How to become more self-aware?

Would you like to become more self-aware? Research shows that we are generally less accurate about ourselves than we believe. Here’s a dummies guide to the what, the why, and the how to of self-awareness.

Do you consider yourself to be self-aware? Do you think you can assess your emotions, gauge your impact on others, and are clear about your goals? Then, you might want to think again!

In her book Insight Dr. Tasha Eurich  uncovers that while 95% of people claim to be self-aware, 15% actually are. In many cases people err on the side of over-confidence. However, people can also have a belittled self-image, as in the case of the impostor syndrome.

Self-awareness is a central element of emotional intelligence. Indeed, it is associated with job performance and satisfaction, interpersonal trust, and more effective leadership. It is also the first step to shift our identities and build a better version of ourselves.

But why are people such poor judges of their own self-awareness? What does it mean to be genuinely self-aware? And why does this matter more than we might think?

Defining what does it means to become self-aware

According to Daniel Goleman and colleagues, “being self-aware means having a deep understanding of one’s emotions, strengths, weaknesses, needs and motives”. Complete self-awareness goes beyond merely acknowledging our emotions. Authentic self-awareness demands an honest assessment of the impact of our actions on ourselves and others . Furthermore, it it lead to make decisions according to personal values, and  to frankly admit our mistakes.

Although it seems unintuitive, self-confidence can also be a sign of self-awareness. Self-aware people know their capabilities, take calculated risks, are not afraid to ask for help, and therefore, are less likely to set themselves up for failure.

Mastering self-awareness is a balancing act

Dr. Eurich introduces a dichotomy of self-awareness: internal and external self-awareness. Internal self-awareness is the ability to navigate our own values, goals, and emotions while external self-awareness measures how others perceive our behaviors. Striking a balance between the two is essential to prevent a skewed focus on external validation or a self-centered worldview. For instance, people low on internal self-awareness but high on external self-awareness may become so preoccupied with how others see them that they neglect to pursue their own personal goals and values which may hurt their authenticity. On the other hand, people low on external self-awareness but high on internal self-awareness may be so inward-focused that they fail to let external perspectives help shape their self-view, and may demonstrate a lack of awareness around how their actions impact others around them.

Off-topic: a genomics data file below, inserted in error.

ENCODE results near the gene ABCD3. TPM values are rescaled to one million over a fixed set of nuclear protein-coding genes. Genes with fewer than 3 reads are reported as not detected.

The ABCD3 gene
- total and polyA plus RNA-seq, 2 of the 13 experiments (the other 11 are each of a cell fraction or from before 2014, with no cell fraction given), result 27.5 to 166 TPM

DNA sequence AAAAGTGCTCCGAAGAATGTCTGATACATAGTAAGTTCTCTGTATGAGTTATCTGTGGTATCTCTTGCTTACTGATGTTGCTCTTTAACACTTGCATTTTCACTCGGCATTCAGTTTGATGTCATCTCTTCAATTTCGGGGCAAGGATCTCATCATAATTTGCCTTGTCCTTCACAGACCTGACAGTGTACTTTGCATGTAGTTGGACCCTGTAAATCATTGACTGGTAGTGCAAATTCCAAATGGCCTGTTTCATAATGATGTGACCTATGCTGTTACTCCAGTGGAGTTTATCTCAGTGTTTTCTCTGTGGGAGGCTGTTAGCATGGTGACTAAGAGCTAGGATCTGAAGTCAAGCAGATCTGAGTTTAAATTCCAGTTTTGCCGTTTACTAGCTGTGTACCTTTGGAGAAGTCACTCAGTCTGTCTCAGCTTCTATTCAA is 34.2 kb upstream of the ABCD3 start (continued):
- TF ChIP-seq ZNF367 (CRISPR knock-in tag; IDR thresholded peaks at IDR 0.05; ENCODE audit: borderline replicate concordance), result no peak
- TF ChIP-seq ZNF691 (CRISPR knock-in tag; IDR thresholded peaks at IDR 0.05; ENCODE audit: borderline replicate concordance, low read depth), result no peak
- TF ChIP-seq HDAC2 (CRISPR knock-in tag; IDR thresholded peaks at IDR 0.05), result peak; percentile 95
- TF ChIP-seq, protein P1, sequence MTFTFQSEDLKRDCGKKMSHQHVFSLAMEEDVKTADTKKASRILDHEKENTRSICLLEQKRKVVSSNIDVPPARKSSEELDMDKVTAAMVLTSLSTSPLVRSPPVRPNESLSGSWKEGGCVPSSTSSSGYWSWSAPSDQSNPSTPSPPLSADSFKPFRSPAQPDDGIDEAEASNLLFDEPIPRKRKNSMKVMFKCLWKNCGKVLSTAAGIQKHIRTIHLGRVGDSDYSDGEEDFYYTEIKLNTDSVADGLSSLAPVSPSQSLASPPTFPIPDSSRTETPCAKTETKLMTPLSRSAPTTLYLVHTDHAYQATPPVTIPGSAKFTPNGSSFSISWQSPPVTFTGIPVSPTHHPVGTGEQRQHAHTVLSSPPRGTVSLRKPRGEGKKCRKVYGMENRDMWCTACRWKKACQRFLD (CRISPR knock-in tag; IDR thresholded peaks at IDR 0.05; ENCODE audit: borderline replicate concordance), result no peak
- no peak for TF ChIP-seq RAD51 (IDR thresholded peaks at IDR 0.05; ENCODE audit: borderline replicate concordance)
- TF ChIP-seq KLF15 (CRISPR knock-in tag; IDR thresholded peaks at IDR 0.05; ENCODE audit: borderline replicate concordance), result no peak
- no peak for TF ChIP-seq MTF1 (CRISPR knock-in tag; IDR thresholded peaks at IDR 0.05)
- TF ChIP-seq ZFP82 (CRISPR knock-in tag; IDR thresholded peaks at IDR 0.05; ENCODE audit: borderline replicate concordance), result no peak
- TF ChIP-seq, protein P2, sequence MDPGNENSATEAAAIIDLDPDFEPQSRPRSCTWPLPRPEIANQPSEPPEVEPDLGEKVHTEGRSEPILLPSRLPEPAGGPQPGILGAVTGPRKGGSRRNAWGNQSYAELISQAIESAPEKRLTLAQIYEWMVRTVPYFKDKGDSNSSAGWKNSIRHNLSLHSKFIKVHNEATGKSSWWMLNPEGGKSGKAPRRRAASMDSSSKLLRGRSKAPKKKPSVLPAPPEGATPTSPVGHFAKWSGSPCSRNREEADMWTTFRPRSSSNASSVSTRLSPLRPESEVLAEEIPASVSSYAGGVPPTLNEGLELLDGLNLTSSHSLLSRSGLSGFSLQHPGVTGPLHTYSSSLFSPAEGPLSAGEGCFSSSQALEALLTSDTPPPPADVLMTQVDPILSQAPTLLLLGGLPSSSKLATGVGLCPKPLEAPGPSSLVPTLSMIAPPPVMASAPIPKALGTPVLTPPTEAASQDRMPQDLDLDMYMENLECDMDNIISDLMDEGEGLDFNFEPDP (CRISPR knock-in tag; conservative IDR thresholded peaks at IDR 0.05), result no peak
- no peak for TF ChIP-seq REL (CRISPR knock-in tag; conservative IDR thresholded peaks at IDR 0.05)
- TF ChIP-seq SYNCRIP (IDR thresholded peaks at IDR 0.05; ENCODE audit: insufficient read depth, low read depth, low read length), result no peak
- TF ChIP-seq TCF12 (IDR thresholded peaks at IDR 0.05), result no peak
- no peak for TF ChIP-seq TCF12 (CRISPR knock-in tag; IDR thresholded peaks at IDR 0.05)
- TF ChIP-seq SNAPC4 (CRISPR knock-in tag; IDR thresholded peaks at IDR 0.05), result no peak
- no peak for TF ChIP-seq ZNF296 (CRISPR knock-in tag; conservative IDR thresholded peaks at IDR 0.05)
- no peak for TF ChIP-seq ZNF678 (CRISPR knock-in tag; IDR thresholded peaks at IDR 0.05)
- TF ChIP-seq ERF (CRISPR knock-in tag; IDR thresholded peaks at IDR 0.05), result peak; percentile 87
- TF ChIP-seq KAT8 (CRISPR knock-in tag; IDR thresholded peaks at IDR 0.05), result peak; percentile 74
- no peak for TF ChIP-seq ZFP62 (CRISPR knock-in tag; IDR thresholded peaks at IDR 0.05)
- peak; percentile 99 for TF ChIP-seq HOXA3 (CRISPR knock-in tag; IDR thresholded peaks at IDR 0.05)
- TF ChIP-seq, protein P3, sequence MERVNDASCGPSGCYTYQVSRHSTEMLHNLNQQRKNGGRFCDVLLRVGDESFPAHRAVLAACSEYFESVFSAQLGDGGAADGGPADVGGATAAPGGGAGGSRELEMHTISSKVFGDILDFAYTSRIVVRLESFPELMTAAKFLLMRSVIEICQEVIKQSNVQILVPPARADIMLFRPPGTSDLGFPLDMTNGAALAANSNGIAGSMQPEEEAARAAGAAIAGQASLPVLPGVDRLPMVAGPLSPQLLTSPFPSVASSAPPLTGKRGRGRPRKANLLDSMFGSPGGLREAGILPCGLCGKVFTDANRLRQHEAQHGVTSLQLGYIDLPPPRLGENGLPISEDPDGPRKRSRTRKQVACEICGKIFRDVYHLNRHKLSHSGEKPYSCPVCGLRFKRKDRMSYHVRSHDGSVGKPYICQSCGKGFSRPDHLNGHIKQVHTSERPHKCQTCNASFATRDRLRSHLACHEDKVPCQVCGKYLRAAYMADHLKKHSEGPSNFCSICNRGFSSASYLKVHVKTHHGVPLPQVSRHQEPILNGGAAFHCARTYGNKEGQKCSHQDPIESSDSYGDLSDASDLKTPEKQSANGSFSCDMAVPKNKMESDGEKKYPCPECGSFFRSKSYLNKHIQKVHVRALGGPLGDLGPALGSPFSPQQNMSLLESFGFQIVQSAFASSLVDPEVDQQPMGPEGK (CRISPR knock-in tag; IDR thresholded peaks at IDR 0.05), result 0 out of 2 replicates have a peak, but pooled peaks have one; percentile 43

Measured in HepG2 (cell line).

Why is it so important for individual, team, and organizational performance to become self-aware?

Mastering this act of balance allows to change behaviors for continuous improvement and learning. Indeed, only when recognizing our own limitations we enable change. In teams, becoming self-aware enhances dynamics as people can better use their individual strengths and ask for help when facing own weaknesses. In particular, open communication and taking accountability for one’s actions creates trust, contributes to conflict resolution, and leads to a harmonious team culture. Although self-awareness should be a cornerstone for successful leaders, research indicates that it is not given enough importance in standard selection or training. The traditional image of assertive, tough leaders clashes with the vulnerability and humility intrinsic to self-awareness. As such, this paradox needs to be addressed by a paradigm shift in how we think about leadership.

How can we become more self-aware?

Although self-awareness seems to be a rare quality, the good news is that it can be learned.

The first step is to stop assuming that more experience guarantees self-awareness. Years of experience can instill a false sense of self-confidence and knowledge. High levels of power can have a similar effect, leading individuals to overestimate their abilities. This can be avoided by actively seeking constructive feedback from a variety of sources.

In addition to this, it is vital that we shift our perspective by asking ‘what’ instead of ‘why’. Introspection can go the wrong way, and lead to unproductive rumination and the construction of a poor quality self-image Rather than dwelling on the why of the past, focus on what happened, the contributing conditions, and actionable steps forward.

This process requires an open safe environment to allow for honesty and critical feedback. But once we embark on this journey, we can become genuinely self-aware, transcending the mirage of confidence and inviting a genuine connection with ourselves and others.

Unlock the greatest version of yourself and your organization